Italy experiences the coldest September in 50 years – with snowfall

Over the past weekend, temperatures in Italy plunged suddenly by between 10 and 15 degrees, resulting in the country’s coldest September in 50 years  and leading to snowfalls much earlier than usual, Italian media reports.

The cold has been particularly intense in Milan and Turin which recorded 5°C and 4°C degrees respectively on the night of Sunday 27 September.

GFS surface temperature for Sunday 27 September- purple is coldest

Temperatures also dropped steeply elsewhere – to below 10°C degrees in Tuscany – while hill towns in the central Lazio area witnessed snow over the weekend.

Snow fell on the hills and mountains in the greater Rome area and in the Lazio region as temperatures plummeted over the weekend, reports Italian newspaper Corriere della Sera.

Photo from Corriere della Sera over the weekend

Perched among the Simbruini mountains along the border between the regions of Lazio and Abruzzo, Cervara di Roma is located about 70 km (43.6 miles) from Rome.

At an altitude of 1,050 meters (3,444 ft) above sea level, Cervara is the highest historic center in the province of Rome.

Snowfalls were recorded at Monte Livata (near Subiaco), Cervara di Roma, Ciociaria, Campocatino and Forca d’Acero, in the area of S. Donato Valcomino, where Lazio meets the Abruzzo region.

h/t to Ice Age Now

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David Guy-Johnson
October 1, 2020 2:03 am

I love the special selectivity of our “global” warming.

Reply to  David Guy-Johnson
October 1, 2020 4:52 am

Global warming if true, took a decade to establish a meaningful trend, so if climate variability is a natural cyclical process driven by various factors including changes in the solar input it may take a decade or so to establish a credible trend.
As ‘one swallow doesn’t make a summer’ so one cold early autumn may not mean much by itself, but looking at other contributing factors it shouldn’t be dismissed out of hand.
Sun for many months now has been in a low activity regime and if it continues at the current rate for another 4-5 months we are heading for the longest solar minimum for 200 years, i.e since the Dalton Grand Minimum.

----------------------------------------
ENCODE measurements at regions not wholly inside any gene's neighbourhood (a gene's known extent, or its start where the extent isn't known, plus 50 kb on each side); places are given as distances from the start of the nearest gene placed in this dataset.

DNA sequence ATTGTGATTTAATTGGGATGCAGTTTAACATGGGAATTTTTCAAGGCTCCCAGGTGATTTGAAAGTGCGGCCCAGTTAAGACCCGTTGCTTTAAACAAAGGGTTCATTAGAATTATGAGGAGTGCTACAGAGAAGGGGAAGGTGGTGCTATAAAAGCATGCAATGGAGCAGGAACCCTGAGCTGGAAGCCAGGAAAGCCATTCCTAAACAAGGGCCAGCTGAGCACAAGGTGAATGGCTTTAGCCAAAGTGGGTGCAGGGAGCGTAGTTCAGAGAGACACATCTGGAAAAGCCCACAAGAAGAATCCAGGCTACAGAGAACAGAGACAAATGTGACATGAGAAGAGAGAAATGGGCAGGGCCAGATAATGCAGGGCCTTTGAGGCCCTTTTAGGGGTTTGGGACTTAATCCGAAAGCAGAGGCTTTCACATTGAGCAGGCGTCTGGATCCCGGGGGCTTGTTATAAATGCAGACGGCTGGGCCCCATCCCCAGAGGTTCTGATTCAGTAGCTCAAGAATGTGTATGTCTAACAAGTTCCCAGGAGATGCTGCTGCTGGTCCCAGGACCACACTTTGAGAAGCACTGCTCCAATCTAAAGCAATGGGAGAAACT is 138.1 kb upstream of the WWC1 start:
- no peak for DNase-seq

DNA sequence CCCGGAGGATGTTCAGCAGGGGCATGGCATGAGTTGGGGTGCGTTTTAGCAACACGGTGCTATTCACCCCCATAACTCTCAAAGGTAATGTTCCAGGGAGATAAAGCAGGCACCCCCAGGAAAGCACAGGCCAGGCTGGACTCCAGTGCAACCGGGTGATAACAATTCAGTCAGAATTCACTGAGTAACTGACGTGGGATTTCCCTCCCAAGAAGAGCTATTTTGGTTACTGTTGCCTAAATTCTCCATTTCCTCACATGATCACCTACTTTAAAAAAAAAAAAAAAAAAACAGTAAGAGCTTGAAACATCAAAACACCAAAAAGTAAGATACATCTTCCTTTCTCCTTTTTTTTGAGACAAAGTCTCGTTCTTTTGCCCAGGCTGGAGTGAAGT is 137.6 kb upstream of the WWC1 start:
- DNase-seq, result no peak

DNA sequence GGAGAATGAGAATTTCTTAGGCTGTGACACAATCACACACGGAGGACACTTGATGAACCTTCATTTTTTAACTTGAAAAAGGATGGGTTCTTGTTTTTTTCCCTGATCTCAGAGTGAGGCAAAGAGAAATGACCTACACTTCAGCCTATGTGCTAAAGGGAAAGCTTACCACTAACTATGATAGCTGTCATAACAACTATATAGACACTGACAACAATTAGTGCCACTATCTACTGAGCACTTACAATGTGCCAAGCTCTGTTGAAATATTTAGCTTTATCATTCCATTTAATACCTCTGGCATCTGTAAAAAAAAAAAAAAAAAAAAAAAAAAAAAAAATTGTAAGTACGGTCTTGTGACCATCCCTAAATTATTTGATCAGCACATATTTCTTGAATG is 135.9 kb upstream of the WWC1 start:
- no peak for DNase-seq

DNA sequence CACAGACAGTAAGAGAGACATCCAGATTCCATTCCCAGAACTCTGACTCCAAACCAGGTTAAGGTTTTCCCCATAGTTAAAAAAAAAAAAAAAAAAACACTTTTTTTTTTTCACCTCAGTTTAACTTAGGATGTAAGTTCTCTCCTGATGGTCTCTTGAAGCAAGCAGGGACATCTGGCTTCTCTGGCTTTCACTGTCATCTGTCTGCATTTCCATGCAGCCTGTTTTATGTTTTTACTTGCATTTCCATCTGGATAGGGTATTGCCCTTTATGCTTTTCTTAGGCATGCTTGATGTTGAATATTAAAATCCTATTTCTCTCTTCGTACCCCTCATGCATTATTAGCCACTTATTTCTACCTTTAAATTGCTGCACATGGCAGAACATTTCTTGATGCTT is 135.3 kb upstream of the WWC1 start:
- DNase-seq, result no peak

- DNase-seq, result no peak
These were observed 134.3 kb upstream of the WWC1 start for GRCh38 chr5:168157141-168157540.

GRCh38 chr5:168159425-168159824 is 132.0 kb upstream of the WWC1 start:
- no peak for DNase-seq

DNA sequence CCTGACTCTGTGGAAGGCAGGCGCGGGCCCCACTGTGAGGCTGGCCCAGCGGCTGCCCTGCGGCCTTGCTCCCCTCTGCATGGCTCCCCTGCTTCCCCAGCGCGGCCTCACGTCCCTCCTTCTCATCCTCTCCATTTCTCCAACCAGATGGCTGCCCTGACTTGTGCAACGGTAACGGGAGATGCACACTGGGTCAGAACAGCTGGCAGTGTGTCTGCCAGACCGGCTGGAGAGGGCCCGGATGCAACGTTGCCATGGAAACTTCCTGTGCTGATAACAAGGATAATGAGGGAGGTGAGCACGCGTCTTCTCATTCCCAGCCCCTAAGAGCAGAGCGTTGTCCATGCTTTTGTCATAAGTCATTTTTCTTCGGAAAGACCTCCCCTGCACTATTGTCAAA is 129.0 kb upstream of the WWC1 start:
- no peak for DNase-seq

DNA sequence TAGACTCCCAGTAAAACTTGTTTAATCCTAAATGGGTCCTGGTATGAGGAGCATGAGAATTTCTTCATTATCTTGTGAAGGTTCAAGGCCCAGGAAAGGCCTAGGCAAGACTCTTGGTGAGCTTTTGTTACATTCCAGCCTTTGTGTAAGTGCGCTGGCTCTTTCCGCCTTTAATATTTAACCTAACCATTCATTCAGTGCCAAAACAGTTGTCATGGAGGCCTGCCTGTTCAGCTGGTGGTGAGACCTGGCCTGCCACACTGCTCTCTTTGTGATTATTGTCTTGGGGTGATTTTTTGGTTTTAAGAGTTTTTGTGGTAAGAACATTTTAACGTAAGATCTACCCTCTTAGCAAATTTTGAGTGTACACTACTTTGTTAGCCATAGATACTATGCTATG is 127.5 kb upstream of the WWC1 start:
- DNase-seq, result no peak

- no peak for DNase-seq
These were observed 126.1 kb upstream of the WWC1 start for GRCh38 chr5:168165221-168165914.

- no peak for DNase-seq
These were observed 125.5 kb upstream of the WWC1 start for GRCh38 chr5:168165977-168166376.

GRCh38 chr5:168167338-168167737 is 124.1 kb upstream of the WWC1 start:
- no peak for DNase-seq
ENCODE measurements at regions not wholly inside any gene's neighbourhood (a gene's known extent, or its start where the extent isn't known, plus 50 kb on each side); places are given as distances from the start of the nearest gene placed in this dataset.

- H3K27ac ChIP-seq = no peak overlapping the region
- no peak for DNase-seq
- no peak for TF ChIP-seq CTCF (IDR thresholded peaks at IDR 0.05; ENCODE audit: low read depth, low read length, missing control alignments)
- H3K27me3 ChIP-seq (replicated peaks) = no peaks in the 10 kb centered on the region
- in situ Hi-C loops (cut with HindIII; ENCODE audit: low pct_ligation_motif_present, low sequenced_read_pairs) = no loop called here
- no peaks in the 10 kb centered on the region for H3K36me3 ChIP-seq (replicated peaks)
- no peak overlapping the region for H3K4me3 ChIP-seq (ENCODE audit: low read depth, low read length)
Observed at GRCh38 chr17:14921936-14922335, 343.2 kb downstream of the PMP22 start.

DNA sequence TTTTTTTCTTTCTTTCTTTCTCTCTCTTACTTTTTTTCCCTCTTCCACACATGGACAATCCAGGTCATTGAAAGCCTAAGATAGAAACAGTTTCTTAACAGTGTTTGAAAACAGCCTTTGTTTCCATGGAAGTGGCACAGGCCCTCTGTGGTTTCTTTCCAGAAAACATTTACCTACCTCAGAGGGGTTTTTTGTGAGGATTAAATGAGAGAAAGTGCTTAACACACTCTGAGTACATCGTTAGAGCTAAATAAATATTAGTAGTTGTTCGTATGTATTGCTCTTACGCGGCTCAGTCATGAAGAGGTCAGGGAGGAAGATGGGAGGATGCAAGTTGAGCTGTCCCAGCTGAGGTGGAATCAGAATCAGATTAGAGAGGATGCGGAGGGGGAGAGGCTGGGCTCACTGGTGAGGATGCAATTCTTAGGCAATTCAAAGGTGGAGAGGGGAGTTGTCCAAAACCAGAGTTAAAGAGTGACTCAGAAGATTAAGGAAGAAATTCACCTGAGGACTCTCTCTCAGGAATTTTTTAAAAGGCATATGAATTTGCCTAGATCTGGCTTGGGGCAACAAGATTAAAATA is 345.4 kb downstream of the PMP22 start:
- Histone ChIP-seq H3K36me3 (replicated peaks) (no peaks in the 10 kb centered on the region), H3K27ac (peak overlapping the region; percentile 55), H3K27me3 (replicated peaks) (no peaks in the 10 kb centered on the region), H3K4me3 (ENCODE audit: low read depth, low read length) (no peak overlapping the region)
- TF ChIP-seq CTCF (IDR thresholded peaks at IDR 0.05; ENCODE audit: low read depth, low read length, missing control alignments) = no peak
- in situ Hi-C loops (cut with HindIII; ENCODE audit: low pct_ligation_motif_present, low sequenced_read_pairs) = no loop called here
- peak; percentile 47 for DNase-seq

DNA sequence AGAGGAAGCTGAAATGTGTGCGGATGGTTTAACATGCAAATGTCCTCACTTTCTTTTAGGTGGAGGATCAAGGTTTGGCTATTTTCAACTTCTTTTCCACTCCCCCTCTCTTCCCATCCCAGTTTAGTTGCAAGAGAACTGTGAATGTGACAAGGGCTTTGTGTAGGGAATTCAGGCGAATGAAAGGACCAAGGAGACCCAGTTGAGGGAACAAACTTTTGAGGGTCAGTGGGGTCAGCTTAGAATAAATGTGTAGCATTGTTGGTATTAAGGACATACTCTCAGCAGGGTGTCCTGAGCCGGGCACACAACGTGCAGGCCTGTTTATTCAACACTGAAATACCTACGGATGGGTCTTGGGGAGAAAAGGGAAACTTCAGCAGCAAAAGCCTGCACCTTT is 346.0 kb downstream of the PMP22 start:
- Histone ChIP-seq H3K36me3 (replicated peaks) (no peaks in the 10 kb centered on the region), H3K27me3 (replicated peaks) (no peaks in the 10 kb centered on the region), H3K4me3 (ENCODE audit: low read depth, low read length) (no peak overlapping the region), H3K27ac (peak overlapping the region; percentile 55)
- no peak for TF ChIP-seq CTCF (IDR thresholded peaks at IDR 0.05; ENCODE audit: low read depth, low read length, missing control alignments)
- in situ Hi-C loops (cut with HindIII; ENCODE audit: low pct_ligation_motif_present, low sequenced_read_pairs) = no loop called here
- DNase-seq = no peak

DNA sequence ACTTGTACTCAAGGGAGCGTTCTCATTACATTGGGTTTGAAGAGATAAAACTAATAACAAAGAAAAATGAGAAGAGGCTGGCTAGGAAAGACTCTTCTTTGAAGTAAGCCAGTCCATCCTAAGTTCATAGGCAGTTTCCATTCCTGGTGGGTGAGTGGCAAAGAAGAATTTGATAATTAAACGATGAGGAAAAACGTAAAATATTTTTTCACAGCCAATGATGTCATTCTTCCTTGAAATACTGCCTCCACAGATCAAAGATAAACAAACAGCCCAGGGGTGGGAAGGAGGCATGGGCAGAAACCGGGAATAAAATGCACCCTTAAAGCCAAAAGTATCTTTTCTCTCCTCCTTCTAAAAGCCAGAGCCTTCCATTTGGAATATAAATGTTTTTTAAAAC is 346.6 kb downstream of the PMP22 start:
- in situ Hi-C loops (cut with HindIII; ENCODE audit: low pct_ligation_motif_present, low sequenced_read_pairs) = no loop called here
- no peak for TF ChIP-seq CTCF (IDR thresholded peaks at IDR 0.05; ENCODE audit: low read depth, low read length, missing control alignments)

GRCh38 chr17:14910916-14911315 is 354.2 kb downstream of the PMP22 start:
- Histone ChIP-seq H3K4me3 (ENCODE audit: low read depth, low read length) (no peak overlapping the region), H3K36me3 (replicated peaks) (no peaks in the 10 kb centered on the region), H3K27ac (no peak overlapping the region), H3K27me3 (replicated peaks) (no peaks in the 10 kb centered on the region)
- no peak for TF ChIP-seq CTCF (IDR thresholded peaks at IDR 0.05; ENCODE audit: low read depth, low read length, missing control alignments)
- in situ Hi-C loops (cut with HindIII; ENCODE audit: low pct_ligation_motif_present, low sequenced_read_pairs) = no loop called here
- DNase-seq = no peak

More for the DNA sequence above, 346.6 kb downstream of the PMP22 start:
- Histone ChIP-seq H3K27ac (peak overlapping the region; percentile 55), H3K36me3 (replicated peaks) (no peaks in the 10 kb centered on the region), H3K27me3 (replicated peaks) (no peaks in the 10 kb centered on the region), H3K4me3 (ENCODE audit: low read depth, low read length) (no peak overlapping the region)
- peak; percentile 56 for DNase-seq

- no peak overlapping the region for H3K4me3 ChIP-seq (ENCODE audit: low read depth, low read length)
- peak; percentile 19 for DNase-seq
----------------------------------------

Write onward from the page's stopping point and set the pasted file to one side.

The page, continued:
Is this going to make any difference?
I think it will, but as always time will tell.

Robert W. Turner
Reply to  Vuk
October 1, 2020 6:14 am

How could it not make a difference is what I contend. The difference is over 1 W/m^2 at the TOA and probably more at the surface, but the biggest change is a lengthening of the wavelength spectrum. I have a feeling that the global temperatures will plunge back to 1990 levels by April and will only recover to 1999-2014 levels by the end of 2021. Basically, thermal inertia from the Modern Maximum is running out and La Ninas will start dominating the global temperature trend over El Ninos.

Reply to  Robert W. Turner
October 1, 2020 3:08 pm

Imo, from reading the tea leaves I would sincerely doubt that temps will rebound by the end of 2021. I think that the cool trend is going to last into the late 2030s before the next natural warm trend sets in once again. The reason for saying that is that I think that negative ENSOs will dominate into the late 2030s. That is the pattern which I see when looking at the MEI, and the complete MEI of 1872 to the present times.

There will be warm interludes of several years interspersed within the predominantly cool trend. This will be similar to the cool trend of the late 1940s through to the late 1970s with the potential that this cool trend will go deeper than the 1950s/70s cool trend because of this extra special deep solar trend.

very old white guy
Reply to  goldminor
October 2, 2020 4:59 am

No problem, we now have a virus to keep us warm.

Reply to  David Guy-Johnson
October 1, 2020 8:53 am

The next few days it will be warm again thanks to the cold depression over Spain pussing warm Sahara wind into central Europe.,37.10,380/loc=-38.340,89.417

October 1, 2020 2:13 am

which is just weather -and definitely not a sign of a colder climate…

(you might look at the arctic sea ice, which is still melting along an arc off siberia)

Reply to  griff
October 1, 2020 2:43 am